• Look for someone who's comfortable and confident in a health care setting.‌ "The best person to bring is someone who has a medical background — that might be a family member who is a nurse, or someone who themselves experienced a medical issue, who knows what it's like to navigate a health care setting," Dr. Ticoras says.
  • Consider your relationship.‌ Accompanying someone to a medical appointment can be an intimate moment. Bring someone who you have a relationship with, and feel comfortable with, Dr. Ticoras says.
  • Keep the person's personality in mind.‌ "It's good to bring someone who is very diplomatic but assertive," Donovan says. "It's a careful balance." If your significant other is known for being pushy with used car salesmen, for example, and uses some of those exact same tactics while sitting in the medical exam room with you, it may alienate the doctor, she notes. "But on the flip side, if they're very passive, you won't get the support you need," she says.
  • Find a patient advocate.‌ Another option is a private health care advocate, also called a patient advocate or navigator, Dr. Ticoras says. You can find names on websites like Alliance of Professional Health Advocates or the National Association of Healthcare Advocacy. Just keep in mind that there are no state licensing requirements or national accreditation standards for patient advocates. It's a good idea to ask for references, Dr. Ticoras recommends, or even see if friends or family have the name of an advocate you can use.



If you can’t find anyone to go with you, and you don’t want to hire someone, you can always ask your healthcare provider if you can record the meeting on your phone, Dr. Hochman says.

Most of the time a doctor will agree to it, especially if you explain you want to do this because you’re worried you won’t remember something. Many offices also now allow patients to access their electronic records online through apps such as MyChart, Dr. Ticoras points out. These often also include doctor notes of the visit, as well as visit summaries, which can help you if you are concerned that you’ll forget something.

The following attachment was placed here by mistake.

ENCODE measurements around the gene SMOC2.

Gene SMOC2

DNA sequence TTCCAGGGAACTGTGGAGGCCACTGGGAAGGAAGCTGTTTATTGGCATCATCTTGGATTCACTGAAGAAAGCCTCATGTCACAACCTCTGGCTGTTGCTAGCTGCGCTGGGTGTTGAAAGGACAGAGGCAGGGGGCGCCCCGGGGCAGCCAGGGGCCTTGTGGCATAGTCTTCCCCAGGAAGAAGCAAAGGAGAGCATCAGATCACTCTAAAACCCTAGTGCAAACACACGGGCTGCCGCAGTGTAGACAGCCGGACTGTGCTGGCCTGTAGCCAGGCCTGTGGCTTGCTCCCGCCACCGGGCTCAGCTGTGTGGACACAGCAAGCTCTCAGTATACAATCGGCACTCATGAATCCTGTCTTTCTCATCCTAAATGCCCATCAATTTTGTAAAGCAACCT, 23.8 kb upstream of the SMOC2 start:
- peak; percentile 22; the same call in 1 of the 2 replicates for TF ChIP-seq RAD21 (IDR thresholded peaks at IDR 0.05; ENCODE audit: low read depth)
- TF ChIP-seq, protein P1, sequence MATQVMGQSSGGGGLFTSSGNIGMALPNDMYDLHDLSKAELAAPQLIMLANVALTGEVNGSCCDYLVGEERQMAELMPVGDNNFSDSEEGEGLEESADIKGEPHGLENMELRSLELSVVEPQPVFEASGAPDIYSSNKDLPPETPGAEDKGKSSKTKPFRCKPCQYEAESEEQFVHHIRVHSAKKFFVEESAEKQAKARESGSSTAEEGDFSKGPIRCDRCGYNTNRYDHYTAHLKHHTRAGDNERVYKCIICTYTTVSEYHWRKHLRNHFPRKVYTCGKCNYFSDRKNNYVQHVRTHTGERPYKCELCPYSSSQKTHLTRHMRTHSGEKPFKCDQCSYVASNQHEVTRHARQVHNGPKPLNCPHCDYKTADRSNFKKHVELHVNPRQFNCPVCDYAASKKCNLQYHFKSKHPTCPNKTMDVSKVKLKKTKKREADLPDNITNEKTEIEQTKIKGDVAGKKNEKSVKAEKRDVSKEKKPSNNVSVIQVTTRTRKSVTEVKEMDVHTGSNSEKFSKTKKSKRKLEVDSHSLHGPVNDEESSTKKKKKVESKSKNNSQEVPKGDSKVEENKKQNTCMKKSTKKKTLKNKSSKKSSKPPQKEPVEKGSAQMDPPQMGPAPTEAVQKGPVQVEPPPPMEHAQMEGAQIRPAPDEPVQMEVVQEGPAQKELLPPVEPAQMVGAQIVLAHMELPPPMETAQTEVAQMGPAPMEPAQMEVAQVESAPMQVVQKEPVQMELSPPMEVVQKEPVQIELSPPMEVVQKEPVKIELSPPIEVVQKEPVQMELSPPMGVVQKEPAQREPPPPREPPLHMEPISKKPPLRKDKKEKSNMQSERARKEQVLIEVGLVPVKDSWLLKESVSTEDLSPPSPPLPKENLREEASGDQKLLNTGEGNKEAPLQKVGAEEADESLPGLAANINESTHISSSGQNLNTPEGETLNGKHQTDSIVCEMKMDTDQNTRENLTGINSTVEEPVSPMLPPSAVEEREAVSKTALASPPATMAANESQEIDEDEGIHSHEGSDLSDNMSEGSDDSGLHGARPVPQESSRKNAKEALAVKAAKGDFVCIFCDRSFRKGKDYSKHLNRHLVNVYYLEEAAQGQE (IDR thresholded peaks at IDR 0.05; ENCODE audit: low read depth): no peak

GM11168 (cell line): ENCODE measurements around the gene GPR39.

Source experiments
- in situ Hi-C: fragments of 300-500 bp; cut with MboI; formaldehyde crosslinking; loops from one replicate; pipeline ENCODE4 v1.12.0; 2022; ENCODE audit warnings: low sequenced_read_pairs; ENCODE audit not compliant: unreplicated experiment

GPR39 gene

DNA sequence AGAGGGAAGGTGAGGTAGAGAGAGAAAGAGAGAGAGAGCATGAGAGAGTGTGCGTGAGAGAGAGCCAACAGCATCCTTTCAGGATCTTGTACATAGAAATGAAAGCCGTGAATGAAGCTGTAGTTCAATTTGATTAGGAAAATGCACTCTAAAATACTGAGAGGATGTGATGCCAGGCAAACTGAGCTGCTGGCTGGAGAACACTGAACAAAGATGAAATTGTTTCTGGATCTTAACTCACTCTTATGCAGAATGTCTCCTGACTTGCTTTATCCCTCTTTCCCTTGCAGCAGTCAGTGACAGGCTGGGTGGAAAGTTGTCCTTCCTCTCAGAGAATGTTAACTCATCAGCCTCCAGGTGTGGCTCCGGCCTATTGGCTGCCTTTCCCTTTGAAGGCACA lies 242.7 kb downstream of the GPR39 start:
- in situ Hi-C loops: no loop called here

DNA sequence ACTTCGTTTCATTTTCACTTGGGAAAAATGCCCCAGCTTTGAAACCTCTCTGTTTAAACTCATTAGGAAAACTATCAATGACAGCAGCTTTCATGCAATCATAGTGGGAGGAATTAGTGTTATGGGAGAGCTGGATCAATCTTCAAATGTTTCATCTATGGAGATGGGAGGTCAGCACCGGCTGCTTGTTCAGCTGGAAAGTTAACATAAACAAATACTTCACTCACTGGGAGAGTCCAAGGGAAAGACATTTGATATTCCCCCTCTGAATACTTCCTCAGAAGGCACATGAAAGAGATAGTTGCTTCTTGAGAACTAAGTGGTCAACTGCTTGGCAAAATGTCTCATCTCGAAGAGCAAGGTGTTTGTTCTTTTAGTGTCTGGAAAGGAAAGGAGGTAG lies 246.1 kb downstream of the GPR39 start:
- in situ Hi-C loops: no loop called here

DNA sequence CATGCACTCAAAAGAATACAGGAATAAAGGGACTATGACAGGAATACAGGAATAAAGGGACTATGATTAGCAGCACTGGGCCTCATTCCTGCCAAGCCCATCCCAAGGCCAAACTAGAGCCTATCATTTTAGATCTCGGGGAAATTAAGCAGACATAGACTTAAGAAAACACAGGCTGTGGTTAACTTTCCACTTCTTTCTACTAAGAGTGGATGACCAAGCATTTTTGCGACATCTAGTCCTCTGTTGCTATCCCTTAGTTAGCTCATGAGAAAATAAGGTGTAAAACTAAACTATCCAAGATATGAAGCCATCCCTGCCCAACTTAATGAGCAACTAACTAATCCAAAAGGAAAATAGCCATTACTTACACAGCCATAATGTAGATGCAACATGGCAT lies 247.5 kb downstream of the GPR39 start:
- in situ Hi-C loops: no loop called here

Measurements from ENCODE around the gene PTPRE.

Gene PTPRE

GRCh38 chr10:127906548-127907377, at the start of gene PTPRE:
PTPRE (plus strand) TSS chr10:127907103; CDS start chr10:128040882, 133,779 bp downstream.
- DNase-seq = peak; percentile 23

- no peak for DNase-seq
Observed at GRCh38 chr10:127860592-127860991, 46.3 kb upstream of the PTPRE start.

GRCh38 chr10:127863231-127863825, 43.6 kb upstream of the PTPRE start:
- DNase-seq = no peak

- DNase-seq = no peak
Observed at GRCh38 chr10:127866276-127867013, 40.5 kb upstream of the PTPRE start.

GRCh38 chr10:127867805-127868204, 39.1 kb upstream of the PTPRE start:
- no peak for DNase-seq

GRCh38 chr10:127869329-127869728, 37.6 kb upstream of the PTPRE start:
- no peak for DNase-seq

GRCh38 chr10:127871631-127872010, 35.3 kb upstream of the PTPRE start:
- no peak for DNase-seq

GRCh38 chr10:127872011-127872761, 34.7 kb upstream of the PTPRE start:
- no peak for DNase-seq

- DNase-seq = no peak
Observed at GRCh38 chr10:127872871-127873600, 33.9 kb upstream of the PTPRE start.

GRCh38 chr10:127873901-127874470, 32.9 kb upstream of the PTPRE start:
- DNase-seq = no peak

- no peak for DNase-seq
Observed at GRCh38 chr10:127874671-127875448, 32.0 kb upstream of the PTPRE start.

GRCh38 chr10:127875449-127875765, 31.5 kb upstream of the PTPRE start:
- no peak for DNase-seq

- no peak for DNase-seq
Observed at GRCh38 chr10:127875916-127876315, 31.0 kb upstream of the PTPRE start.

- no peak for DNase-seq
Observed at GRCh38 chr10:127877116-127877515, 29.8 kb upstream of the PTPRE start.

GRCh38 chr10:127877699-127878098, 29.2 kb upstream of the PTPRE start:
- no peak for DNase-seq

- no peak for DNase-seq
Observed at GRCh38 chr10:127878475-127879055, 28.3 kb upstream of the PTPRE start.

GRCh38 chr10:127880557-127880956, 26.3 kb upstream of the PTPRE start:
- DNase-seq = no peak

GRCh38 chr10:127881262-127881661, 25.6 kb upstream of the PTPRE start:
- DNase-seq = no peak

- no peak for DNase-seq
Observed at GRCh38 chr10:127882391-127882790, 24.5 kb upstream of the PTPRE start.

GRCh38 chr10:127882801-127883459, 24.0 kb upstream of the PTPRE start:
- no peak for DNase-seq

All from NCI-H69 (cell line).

How to Set Ground Rules

You might be bringing someone to your doctor visit, but you shouldn't expect them to run the show.

"It's your health, not theirs," Dr. Hochman says. "It's important to have a conversation beforehand, where you explain your health care goals, and what you expect to accomplish by bringing them with you."

It's always a good idea to provide your companion with details of your medical history, Dr. Hochman says. You may even want to give them access to your electronic health record so that they can look at past test results or doctor's visit notes. Then ask them to share any questions or concerns they have, so that you both can bring them up with your doctor.

Then make sure you set clear guidelines of what you expect them to do, Donovan says. Is it to take notes? Do you want them to chime in as you talk to your doctor? Or do you want them to be the "tough guy" in the room and be the one to ask for a second opinion? "You want to make sure that you're both on the same page when you walk into that appointment," Donovan says.

That may include asking them to leave the room whenever you deem it necessary — for example, you want to share some more personal information with your doctor, Dr. Ticoras says.

How to Support Someone at Their Doctor’s Appointment

If the shoe is on the other foot and you are the one accompanying a friend or loved one to their health care appointment, you may wonder what’s expected of you. The U.S. Department of Health and Human Services recommends the following.

Before the Visit

  • Help your loved one make a list of questions to ask their medical provider
  • Help your loved one make a list of health information such as changes to their health, like injury or illness, since their last visit, as well as a list of all the medicines and supplements they take

During the Visit

  • Introduce yourself to the health care provider and explain why you’re there
  • Take notes on your phone or on a notepad
  • If you don’t understand something the doctor tells you, ask them to clarify it

After the Visit

  • Discuss the visit with your loved one and make sure they understand what their medical provider said
  • Ask if they need help getting prescription medications or arranging follow-up appointments. Remind them to do so if it’s necessary




Is this an emergency? If you are experiencing serious medical symptoms, please see the National Library of Medicine’s list of signs you need emergency medical attention or call 911.